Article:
Published on in Responsible Business

We are Fujitsu. We have a strong Japanese heritage and are a very purpose-led, people-centric business. Our purpose – a key part of ‘The Fujitsu Way’ – is to make the world more sustainable by building trust in society through innovation.

We know that we can only truly achieve this purpose by bringing together diverse perspectives and ideas, that reflect society. We need to ensure we attract, retain, and progress the careers of diverse talent and provide an environment where all of our people can be completely themselves at work.

Whilst we are proud of our progress in diversity and inclusion, we recognise that we can, and must always, strive to improve and achieve true diversity, equality, and inclusion for everyone. We want to be transparent and clear about our goals; this is why we have taken the decision to publish our UK ethnicity pay gap for the first time next month.

Unlike reporting of the gender pay gap, which is a legal obligation for all UK organisations with more than 250 employees, ethnicity pay reporting is not a legal requirement. Whilst we know we don’t have to do this, we want to publish our ethnicity pay information to be transparent, open, and upfront about where we are today and where we need to take action to ensure people of all ethnicities can thrive.

Taking time to hear and act

Publishing the ethnicity pay gap is part of a series of measures informed by the views of people across Fujitsu. Last year, our UK Cultural Diversity Network held a series of roundtables to hear and understand the experience and perspectives of people of all ethnicities.

These sessions, all attended by our senior leaders – who were there to listen and learn – proved to be a powerful catalyst for change. We found that we need to do more to support career progression for people of diverse ethnicities, we need more visible senior leadership role models, and we need to ensure that our culture is truly inclusive of all ethnicities.

As a result, working with our networks and people across the business and guided by our commitment to Business in the Community’s (BITC) Race at Work Charter, we formulated our Ethnic Diversity Action Plan.

As part of this Action Plan, it’s important to us to be transparent with our people and set a benchmark against which we will measure progress. The ethnicity pay gap gives us that benchmark.

How the ethnicity pay gap is calculated

Very simply, the ethnicity pay pap shows the difference between the average pay for our people in Fujitsu UK who have told us they are of an ethnic minority background, and those who have told us they are of a white background.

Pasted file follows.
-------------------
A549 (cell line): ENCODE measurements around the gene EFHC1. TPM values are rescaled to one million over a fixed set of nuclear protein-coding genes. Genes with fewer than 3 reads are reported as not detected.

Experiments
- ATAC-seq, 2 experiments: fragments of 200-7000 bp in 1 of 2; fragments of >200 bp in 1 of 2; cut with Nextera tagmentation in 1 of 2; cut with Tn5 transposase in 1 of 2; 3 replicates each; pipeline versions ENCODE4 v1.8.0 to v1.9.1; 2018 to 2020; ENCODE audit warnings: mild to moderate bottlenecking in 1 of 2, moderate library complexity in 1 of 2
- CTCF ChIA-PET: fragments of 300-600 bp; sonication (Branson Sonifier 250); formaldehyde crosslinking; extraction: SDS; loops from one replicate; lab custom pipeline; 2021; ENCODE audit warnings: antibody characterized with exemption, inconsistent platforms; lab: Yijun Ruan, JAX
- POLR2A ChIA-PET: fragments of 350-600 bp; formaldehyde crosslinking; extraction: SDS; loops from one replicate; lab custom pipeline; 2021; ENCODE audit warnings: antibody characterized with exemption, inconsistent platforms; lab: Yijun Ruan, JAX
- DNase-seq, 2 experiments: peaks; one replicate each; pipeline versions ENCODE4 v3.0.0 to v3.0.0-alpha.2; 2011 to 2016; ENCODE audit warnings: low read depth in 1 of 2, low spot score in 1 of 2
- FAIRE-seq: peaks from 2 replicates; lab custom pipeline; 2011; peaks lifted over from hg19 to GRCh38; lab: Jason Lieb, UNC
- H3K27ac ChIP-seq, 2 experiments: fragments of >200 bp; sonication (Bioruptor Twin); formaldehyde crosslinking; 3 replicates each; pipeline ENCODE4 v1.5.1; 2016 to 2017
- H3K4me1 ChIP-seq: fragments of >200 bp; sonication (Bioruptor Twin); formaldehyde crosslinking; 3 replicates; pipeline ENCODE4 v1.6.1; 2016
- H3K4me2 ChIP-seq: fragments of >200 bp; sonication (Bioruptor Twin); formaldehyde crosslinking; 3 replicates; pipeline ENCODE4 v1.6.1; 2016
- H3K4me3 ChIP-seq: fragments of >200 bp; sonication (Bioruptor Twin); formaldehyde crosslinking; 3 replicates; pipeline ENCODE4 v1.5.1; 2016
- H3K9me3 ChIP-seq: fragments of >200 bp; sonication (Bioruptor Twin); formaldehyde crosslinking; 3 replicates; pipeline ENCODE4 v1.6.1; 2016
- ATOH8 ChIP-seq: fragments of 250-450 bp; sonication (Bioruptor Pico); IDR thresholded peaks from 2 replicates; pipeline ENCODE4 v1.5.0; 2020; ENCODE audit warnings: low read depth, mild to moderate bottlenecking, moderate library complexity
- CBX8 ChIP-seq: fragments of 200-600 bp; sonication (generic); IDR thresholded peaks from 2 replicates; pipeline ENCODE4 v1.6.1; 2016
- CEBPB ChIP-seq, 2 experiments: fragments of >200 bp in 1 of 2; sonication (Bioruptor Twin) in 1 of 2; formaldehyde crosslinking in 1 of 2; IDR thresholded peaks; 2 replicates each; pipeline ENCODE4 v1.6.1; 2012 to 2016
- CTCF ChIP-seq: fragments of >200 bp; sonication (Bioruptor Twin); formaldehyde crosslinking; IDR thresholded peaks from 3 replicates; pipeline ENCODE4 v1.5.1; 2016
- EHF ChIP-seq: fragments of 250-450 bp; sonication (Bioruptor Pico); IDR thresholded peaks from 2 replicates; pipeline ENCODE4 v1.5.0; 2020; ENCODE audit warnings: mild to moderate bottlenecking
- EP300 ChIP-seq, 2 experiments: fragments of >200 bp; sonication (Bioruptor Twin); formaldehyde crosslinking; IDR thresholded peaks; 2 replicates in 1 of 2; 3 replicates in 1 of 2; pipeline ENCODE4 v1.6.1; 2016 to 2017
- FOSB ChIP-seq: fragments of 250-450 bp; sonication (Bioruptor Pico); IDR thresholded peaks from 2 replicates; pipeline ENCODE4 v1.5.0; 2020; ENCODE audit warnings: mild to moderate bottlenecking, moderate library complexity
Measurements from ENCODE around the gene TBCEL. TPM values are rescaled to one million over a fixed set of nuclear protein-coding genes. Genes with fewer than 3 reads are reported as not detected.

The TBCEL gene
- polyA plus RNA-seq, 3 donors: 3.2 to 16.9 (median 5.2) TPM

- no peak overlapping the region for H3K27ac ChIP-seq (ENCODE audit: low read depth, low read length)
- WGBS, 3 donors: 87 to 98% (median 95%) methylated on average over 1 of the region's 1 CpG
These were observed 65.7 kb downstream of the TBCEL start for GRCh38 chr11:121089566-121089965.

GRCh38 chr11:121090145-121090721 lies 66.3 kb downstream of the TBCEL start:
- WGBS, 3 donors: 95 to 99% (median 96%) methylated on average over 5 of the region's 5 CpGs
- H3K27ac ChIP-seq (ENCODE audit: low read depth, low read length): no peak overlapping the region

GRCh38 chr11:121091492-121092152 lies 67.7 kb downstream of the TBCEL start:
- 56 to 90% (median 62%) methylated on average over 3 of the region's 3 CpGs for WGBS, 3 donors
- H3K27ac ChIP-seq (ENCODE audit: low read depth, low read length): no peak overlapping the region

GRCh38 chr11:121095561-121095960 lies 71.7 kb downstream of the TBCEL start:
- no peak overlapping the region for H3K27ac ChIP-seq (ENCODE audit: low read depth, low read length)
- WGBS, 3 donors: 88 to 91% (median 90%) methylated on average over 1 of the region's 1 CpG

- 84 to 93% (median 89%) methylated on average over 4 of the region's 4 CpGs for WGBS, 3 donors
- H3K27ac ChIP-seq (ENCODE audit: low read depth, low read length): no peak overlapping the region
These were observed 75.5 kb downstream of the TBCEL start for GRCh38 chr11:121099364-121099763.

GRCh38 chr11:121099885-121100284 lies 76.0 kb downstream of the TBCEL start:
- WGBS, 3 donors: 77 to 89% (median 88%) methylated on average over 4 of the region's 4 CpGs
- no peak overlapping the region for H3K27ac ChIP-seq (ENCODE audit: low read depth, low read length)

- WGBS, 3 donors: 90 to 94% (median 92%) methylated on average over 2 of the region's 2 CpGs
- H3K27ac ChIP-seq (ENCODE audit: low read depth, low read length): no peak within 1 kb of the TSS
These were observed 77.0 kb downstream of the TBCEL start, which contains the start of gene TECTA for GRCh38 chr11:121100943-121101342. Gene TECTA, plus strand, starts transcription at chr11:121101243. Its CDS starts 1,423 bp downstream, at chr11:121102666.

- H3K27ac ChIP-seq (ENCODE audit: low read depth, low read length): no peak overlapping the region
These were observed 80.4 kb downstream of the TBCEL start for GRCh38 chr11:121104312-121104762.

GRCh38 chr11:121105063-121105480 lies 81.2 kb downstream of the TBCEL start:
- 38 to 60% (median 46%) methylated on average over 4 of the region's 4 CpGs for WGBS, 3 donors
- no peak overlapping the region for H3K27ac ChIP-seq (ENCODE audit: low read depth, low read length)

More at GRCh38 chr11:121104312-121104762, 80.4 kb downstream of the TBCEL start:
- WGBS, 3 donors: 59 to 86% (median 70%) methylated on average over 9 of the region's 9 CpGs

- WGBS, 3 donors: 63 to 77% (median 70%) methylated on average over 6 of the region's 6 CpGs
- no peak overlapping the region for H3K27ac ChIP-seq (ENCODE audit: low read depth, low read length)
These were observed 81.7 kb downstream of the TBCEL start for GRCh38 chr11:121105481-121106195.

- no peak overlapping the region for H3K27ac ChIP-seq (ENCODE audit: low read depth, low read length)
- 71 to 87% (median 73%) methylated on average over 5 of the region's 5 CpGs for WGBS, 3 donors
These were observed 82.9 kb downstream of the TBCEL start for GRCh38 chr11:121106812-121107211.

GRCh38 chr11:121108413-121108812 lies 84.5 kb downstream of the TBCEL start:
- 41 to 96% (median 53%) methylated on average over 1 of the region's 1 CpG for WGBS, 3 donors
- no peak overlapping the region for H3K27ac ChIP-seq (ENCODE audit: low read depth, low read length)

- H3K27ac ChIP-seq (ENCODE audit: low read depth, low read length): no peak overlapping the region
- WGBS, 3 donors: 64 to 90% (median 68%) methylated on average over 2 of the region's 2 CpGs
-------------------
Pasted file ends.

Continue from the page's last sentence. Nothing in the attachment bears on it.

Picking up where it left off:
It is worth pointing out that this may be confused with equal pay, but these two measures look at different things. In the same way that a gender pay gap is not the same as unequal pay between men and women, the ethnicity pay gap is not the same as unequal pay between different ethnicities for doing the same work.

The ethnicity pay gap measures the difference between average earnings, irrespective of people’s role or seniority.

We’ve created this short video to help explain what the gap is and the difference with equal pay.

Closing our ‘seniority gap’ and setting out our four-part action plan

Our data today demonstrates that our ethnicity pay gap is driven by a seniority gap.

Very simply, this means that we have a greater proportion of colleagues from an ethnic background occupying more junior roles. This is compared to a greater proportion of colleagues from a white background occupying more senior roles. Ensuring there is more ethnic representation at more senior levels will be key to eradicating the pay gap.

Underpinning this commitment to ensure people of all ethnicities can succeed, we are focussing our efforts on four key areas:

  1. Education – supporting our people to gain an understanding of the lived experiences of people of all ethnicities and how we each have a responsibility to create an inclusive workplace.
  2. Leadership – achieving more ethnic diversity in leadership and educating all leaders.
  3. Culture – creating a culture that both nurtures and thrives on ethnic diversity.
  4. Measurement – measuring our progress and publishing data to hold ourselves accountable.

This Action Plan is dynamic. We will continue to develop it as we learn what works and what needs to be improved. We will also continue to gain feedback from our people, Cultural Diversity Network and Ethnicity Steering Group, to ensure we continue to incorporate and act on our employees’ experiences.

We know that today we don’t have all the answers, but we are committing to keeping our momentum until the pay gap is eradicated and we have an even more diverse and inclusive organisation.

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